- 1 Adoption Laws
- 1.1 Consent to Adoption
- 1.2 Criminal Background Checks for Prospective Foster and Adoptive Parents
- 1.3 Grounds for Involuntary Termination of Parental Rights
- 1.4 Home Study Requirements for Prospective Parents in Domestic Adoption
- 1.5 Infant Safe Haven Laws
- 1.6 Regulation of Private Domestic Adoption Expenses
- 1.7 The Rights of Unmarried Fathers
- 1.8 Use of Advertising and Facilitators in Adoptive Placements
- 1.9 Who May Adopt, Be Adopted, or Place a Child for Adoption?
- 2 Post-Adoption Laws
- 3 Laws Related to Intercountry Adoption
Consent to Adoption
Who Must Consent to an Adoption Citation: Comp. Laws § 710.43
Consent to adoption shall be executed by:
- Each parent or the surviving parent
- The authorized representative of the department or of a child-placing agency to whom the child has been permanently committed by an order of the court or to whom the child has been released
- The court or a Tribal court having permanent custody of the child
- The guardian of the child, if a guardian has been appointed
- The guardian of a parent, if a guardian has been appointed
- The authorized representative of a court or child-placing agency of another State or country that has authority to consent to adoption
If the parent of the child to be adopted is an unemancipated minor, that parent’s consent is not valid unless a parent, guardian, or guardian ad litem of that minor parent has also executed the consent.
The guardian of the child to be adopted or a parent shall not execute a consent to that child’s adoption unless the guardian has first obtained authority to execute the consent from the court that appointed the guardian.
Consent of Child Being Adopted Citation: Comp. Laws § 710.43
A child who is age 14 or older must consent to the adoption.
When Parental Consent Is Not Needed Citation: Comp. Laws §§ 710.37; 710.43; 710.51(6)
The court may permanently terminate the rights of the putative father when he:
- Submits a verified affirmation of his paternity and a denial of his interest in custody of the child
- Files a disclaimer of paternity
- Was served with a notice of intent to release or consent at least 30 days before the expected date of birth but failed to file an intent to claim paternity either before the expected date of birth or before the birth of the child
- Is given proper notice of hearing but either fails to appear at the hearing or appears and denies his interest in custody of the child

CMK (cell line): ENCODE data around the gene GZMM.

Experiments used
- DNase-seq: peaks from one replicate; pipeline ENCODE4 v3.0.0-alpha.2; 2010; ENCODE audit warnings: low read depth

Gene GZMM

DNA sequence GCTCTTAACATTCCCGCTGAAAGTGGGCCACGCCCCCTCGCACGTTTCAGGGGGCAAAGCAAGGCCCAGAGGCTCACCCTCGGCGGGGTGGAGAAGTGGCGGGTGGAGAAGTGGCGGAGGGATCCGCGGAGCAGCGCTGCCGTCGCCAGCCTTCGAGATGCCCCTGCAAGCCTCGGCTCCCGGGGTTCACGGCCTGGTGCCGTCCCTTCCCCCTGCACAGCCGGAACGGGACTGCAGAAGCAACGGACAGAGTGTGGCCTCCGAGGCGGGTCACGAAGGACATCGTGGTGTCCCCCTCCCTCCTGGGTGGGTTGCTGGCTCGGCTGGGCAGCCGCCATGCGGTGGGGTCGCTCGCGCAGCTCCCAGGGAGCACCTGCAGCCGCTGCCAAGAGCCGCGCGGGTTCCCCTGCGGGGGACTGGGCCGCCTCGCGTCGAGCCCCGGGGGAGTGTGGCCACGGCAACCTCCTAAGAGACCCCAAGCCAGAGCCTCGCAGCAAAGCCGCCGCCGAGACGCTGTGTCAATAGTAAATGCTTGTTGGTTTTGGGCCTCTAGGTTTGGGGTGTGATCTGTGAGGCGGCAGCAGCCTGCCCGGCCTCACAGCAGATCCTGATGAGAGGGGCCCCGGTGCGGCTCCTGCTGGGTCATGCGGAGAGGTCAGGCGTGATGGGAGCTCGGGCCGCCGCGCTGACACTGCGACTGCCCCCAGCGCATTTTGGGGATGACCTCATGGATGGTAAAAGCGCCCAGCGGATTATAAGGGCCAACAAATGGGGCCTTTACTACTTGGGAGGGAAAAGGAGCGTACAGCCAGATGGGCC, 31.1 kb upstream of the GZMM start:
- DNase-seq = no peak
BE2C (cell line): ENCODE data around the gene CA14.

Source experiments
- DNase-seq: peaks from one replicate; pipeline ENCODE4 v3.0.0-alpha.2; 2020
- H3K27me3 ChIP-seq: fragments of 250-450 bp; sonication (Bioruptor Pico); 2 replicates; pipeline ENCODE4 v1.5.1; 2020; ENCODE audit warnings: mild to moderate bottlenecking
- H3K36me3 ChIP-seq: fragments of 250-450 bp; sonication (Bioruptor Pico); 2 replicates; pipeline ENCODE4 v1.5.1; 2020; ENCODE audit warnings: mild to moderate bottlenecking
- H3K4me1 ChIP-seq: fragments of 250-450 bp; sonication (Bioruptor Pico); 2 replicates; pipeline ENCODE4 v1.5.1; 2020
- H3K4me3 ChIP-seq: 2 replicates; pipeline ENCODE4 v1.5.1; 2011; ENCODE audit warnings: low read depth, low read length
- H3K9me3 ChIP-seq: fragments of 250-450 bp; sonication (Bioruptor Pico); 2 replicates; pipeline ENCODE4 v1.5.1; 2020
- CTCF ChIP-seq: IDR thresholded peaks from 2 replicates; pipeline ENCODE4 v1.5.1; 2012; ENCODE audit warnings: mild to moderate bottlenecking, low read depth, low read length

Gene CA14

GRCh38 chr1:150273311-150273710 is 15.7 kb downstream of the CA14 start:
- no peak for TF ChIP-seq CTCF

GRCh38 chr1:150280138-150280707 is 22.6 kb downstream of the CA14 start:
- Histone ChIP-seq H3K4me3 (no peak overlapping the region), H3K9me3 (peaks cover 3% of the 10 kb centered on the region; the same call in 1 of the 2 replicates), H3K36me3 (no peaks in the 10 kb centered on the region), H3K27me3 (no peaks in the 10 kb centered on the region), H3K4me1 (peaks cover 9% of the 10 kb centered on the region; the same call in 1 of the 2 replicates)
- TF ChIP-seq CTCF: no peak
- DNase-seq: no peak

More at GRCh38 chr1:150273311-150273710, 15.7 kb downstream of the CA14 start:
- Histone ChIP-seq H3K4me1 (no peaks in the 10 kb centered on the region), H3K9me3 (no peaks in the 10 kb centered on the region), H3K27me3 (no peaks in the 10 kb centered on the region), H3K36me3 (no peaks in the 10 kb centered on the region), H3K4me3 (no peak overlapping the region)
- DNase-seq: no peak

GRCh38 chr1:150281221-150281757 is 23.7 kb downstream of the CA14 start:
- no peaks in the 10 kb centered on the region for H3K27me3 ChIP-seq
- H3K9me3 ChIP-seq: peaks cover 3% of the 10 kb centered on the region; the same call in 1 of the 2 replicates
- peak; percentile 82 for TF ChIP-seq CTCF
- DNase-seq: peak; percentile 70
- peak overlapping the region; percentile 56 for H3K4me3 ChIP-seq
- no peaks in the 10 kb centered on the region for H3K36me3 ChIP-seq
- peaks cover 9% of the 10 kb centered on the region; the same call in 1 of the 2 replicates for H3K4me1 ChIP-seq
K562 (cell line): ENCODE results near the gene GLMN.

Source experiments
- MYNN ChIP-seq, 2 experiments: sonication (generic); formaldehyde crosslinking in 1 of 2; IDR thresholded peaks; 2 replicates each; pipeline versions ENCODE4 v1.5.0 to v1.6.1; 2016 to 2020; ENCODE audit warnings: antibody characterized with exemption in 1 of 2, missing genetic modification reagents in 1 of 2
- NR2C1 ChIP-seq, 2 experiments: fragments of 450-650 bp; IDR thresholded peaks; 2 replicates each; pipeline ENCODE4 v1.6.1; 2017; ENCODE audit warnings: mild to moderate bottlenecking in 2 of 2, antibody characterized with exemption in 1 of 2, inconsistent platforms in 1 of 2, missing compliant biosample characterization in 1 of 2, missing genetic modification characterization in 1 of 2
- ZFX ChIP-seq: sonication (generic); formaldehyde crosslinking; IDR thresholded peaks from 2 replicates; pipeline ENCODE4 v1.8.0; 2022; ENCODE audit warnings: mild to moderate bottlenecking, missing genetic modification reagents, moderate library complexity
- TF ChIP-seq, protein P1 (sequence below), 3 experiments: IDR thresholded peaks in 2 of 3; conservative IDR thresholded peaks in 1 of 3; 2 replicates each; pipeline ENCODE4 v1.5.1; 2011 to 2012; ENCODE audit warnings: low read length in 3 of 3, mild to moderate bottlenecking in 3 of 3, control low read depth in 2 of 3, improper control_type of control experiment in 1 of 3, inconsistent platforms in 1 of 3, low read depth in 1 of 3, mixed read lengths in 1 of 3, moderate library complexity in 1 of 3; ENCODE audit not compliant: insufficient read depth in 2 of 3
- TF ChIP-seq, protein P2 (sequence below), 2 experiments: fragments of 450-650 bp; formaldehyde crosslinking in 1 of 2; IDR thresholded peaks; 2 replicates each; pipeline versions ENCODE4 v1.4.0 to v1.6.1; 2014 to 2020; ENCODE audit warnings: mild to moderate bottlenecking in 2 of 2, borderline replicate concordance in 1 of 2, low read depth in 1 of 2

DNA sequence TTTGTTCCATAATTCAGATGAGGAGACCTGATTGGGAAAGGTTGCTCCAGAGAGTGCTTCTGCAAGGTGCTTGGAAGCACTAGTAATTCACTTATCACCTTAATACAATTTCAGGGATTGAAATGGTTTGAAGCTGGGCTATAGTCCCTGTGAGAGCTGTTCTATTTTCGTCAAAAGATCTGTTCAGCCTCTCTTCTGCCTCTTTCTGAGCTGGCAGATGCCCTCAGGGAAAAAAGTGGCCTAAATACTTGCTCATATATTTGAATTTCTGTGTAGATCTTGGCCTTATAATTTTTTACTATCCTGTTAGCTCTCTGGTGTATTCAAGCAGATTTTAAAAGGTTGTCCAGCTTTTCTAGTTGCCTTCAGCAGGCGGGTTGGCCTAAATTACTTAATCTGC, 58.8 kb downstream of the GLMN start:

- Has not made provision for the child’s care and did not provide support for the mother during her pregnancy
- Has not provided support for the mother, has not shown any interest in the child, and has not made provision for the child’s care for at least 90 days preceding the hearing required under § 36
Consent to adoption of a child shall be executed by each parent or the surviving parent except under the following circumstances:
- The rights of the parent have been terminated.
- The child has been released for the purpose of adoption to a child-placing agency or the department.
- A guardian of the child has been appointed.
- A guardian of a parent has been appointed.
- A parent having legal custody of the child is married to the petitioner.
- The other parent, having the ability to support the child, has failed or neglected to provide regular and substantial support for the child for a period of 2 years or more.
- The other parent, having the ability to visit, contact, or communicate with the child, has regularly and substantially failed or neglected to do so for a period of 2 years or more.
When Consent Can Be Executed Citation: Comp. Laws §§ 710.31; 710.44
If a child is born out of wedlock and the release or consent of the birth father cannot be obtained, the child shall not be placed for adoption until the parental rights of the father are terminated by the court.
Pending the termination of the rights of the father, the mother may execute a release terminating her rights to the child. At the request of the mother, her formal execution of a release or consent shall be delayed until after court determination of the status of the putative father’s request for custody of the child.
If the consent of a parent or guardian is required, the consent shall not be executed until after the judge, referee, or other authorized individual has fully explained to the parent or guardian the legal rights of the parent or guardian and the fact that the parent or guardian by virtue of the consent voluntarily relinquishes permanently his or her rights to the child.
If the child’s consent to adoption is required, the consent shall not be executed until after the judge or referee has fully explained to the child the fact that he or she is consenting to acquire permanently the adopting parent or parents as his or her legal parent or parents as though he or she had been born to the adopting parent or parents.
How Consent Must Be Executed Citation: Comp. Laws §§ 710.44; 710.29
Consent shall be by a separate instrument executed before the judge having jurisdiction or before another judge of the family division of circuit court in this State. If the individual whose consent is required is in any of the armed services or is in prison, the consent may be executed before any individual authorized to administer oaths.
If the child to be adopted is legally a ward of the department or a child-placing agency, the consent by the authorized representative of the department or agency may be executed and acknowledged before an individual authorized to administer oaths.
In a direct placement, a consent by a parent or guardian shall be accompanied by a verified statement signed by the parent or guardian that contains all of the following: